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|Title:||Comedy, Cinema Audiences and Alternative Public Spheres: Screwball and Disparate in Postwar Spain|
|Authors:||Jorza, Diana Roxana|
|Advisors:||Loureiro, Angel G.|
|Contributors:||Spanish and Portuguese Languages and Cultures Department|
Spanish intellectual history
|Publisher:||Princeton, NJ : Princeton University|
|Abstract:||The current thesis centers on a largely unknown cinematic corpus, made up of screwball and disparate film comedies, many of which have often been discarded as "reactionary" or "escapist" in a monolithically assessed postwar Spanish cinema. Normally coupled with the exaltation of politically committed movies that were analyzed through auteurist lenses, this traditional leftist indictment of a would-be "evasionist" humor seems to be based on an unavowed belief in the existence of a morally and politically "decorous" genre to treat certain topics within a specific sociocultural context, which ensures the verisimilitude and corresponding cultural canonization of that particular discursive type. As this thesis attempts to show, this vision appears to disregard not only the aesthetic complexity and politicizing potential of a ludic, ideologically uncommitted humor, but also the margins of freedom that still existed in a harsh authoritarian society like Spain in the first two decades after the Civil War. Extensive research thus shows that dictatorships like the Francoist regime not only foster disciplinary values but also unwillingly trigger an oblique politicized reading of cultural artifacts by resistant, skeptical audiences. Harboring an undeniable critical attitude, postwar Spanish spectators seem to have also transformed their distrustful film interpretations in various forms of resistance, both silent and shared, which significantly reshaped their subjectivities. The comedic lack of decorum must be linked, nevertheless, not only to the destabilizing comic effects on single individuals, but also on the problematic counter-educational impact of humor on society at large, a concern that is inextricably bound with issues of normative citizenship and disciplinary power. Focusing on screwball and disparate, which flourished between 1939 and 1965, this thesis attempts to ascertain their collective formative influence in the contemporaneous public sphere, as part of a larger process of articulation of alternative subjectivities and communities in the context of everyday life. In consonance with recent historicized revisionist approaches to cinema, the interdisciplinary, transnational genre analysis of this dissertation also seeks to reconstruct the historically specific aesthetic choices and meanings of the postwar Spanish comedy, which are interpreted in a complex interplay with competing genres and contemporaneous forms of popular humor. The current analysis thus tries to reposition these films not only in respect to the political, economic, and social evolution of the postwar context but also to their peculiar conditions of production and reception.|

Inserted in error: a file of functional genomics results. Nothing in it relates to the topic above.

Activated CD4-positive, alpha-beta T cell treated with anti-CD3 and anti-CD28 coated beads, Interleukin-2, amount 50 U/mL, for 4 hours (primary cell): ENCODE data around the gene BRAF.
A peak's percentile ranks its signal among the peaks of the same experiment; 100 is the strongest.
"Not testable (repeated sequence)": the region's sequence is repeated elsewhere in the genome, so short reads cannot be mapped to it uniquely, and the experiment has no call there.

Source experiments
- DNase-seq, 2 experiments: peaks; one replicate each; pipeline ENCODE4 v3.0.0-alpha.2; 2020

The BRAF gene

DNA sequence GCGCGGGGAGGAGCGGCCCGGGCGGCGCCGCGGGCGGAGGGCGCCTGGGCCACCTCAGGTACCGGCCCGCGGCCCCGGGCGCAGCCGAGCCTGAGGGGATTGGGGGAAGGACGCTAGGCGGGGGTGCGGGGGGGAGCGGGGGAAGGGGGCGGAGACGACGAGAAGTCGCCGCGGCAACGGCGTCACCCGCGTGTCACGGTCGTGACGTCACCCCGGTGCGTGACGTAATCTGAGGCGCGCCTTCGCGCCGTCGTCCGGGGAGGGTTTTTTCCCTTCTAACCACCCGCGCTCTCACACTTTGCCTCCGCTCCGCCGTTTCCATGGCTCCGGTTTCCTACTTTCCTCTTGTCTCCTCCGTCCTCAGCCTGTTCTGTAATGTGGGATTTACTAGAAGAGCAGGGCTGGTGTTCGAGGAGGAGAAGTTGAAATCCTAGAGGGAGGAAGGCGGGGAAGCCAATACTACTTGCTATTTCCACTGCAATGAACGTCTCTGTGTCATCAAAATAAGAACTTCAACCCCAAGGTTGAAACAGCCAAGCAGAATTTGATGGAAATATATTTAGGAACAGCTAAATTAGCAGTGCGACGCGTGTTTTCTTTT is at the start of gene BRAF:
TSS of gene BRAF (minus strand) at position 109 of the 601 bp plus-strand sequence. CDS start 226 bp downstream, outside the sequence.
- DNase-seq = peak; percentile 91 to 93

|Alternate format:||The Mudd Manuscript Library retains one bound copy of each dissertation. Search for these copies in the library's main catalog|
|Type of Material:||Academic dissertations (Ph.D.)|
|Appears in Collections:||Spanish and Portuguese Languages and Cultures|
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